Silky Egg Custard with Baby Clams

蛤蝴蒸蛋

Preparation info

  • Difficulty

    Easy

  • Serves

    6–8

    , depending on the daintiness of the portion.

Appears in

This is an exceedingly light, delicate dish, whose charm is its simplicity. Known in Japan as chawan mushi, or “steamed thing in a tea bowl,” it is a very silky egg custard made with seasoned stock and a sprinkling of cooked or marinated seafood or poultry, which is steamed and served hot in individual cups. The steaming gives the custard a slightly soft texture, unlike the firm baked custards to which we are accustomed in the West, and I often serve it instead of a soup to highlight its delicacy.

  • The prettiness of this dish is mostly a matter of the cups in which you steam it. I use small celadon or blue and white Chinese sauce bowls and put a half-cup portion in each bowl. My friends the Lo’s at whose table I first savored this dish use glazed brown pottery crocks with lids. Variously, round or oval white ramekins, pretty custard cups, or the special lidded chawan mushi cups sold through Japanese importers will all dress up this custard.
  • Preparations take only minutes. While the custard steams, you can tend to the rest of the dinner or relax with your guests.

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Ingredients

  • 1 8–10-ounce can quality, whole baby clams, well-drained, juice reserved
  • 4 large eggs, at room temperature
  • 1⅓ cups rich, unsalted chicken stock at room temperature plus ½ cup canning liquid or quality, bottled clam juice
  • 2 teaspoons Chinese rice wine or quality, dry sherry
  • 2 teaspoons thin (regular) soy sauce
  • about 1 teaspoon coarse kosher salt, to taste
  • sprinkling of freshly ground white pepper (optional)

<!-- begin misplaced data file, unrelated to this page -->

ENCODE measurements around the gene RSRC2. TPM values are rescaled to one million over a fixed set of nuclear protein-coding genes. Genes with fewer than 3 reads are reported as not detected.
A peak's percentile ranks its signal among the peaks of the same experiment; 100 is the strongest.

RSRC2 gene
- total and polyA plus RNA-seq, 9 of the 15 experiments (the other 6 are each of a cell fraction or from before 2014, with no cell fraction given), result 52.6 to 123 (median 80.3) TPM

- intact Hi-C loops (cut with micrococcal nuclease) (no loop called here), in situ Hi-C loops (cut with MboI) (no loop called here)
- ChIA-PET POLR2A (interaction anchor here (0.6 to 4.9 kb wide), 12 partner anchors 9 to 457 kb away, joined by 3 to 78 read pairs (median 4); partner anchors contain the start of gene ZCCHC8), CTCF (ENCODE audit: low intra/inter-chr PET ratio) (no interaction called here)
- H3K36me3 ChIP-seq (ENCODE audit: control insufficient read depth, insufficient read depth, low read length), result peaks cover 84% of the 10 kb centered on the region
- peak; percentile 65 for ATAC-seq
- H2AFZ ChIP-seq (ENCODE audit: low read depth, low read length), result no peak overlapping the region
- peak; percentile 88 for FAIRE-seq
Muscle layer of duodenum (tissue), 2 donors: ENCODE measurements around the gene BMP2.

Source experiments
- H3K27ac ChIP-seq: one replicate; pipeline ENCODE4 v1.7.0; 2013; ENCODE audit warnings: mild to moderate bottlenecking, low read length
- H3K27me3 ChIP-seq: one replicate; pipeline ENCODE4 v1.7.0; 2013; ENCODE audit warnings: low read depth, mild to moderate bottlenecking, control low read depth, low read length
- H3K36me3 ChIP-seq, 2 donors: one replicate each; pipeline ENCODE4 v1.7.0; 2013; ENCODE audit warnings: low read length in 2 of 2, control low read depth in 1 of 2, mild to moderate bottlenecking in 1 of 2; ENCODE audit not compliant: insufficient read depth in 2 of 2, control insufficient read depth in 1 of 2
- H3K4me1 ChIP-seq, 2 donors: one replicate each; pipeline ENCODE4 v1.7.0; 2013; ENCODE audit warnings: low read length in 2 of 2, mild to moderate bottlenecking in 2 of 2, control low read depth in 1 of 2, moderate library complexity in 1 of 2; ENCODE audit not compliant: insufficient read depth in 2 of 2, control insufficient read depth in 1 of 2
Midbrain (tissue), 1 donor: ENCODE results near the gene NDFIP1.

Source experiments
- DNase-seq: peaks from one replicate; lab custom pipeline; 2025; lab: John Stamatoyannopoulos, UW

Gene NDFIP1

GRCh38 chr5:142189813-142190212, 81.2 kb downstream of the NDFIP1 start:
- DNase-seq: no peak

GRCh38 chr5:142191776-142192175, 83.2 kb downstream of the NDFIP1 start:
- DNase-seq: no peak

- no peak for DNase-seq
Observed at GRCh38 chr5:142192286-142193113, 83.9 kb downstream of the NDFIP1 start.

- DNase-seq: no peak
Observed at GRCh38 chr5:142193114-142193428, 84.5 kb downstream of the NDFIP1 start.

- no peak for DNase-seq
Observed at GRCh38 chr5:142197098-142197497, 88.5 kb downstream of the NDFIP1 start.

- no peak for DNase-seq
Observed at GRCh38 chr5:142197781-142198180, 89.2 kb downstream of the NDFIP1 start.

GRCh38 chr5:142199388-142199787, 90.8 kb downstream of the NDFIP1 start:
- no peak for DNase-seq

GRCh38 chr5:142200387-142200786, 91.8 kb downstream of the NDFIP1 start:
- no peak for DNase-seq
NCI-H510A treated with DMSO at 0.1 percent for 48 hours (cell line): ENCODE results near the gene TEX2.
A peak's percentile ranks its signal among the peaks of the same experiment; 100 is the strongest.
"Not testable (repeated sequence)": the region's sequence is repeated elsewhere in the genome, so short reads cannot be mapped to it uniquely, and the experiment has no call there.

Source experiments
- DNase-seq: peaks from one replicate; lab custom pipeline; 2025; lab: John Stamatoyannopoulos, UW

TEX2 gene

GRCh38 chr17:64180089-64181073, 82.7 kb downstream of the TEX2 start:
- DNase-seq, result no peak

• 4 teaspoons thin-cut green and white scallion rings or thin-cut rings of Chinese chives

Method

Preparations

Beat the eggs lightly, until thoroughly mixed but not frothy. Skim off any froth. Combine the stock mixture, wine, and soy, then add to the eggs in a thin stream, stirring lightly to blend. Add the salt gradually, stirring lightly and tasting, until you have added enough. Add a dash of pepper, if desired. Be caring not to beat the mixture, as excess foam or bubbles will result in a custard with holes.

Once blended, strain the egg mixture through a fine sieve to trap all the googly egg bits.

Distribute the drained clams and the scallion rings or chives among the individual cups, then pour in the egg mixture to within Vi inch of the lip. Cover the cups with their own lids or with aluminum foil to keep out condensation, then arrange them on a large steaming rack.

Complete the preparations just before steaming the custards. Do not let the mixture sit.

Steaming the custards

(For details on steaming and how to improvise a steamer.)

Bring the water in the steaming vessel to a gushing boil over high heat, then reduce the heat to medium or thereabouts to maintain a steady, gentle steam. Add the steamer rack with the covered cups, cover the steamer, and steam the custard undisturbed for 20–25 minutes. Do not peek at the custard until the time is nearly up, and expect it to look soupy until the final minutes of steaming. The custard is done when a knife or toothpick inserted in the center comes out clean. Do not worry if it seems slightly loose; that is the character of the dish.

Serve the custard hot. I like to eat it with Chinese porcelain spoons, which, like the custard, feel deliciously slippery on the tongue.

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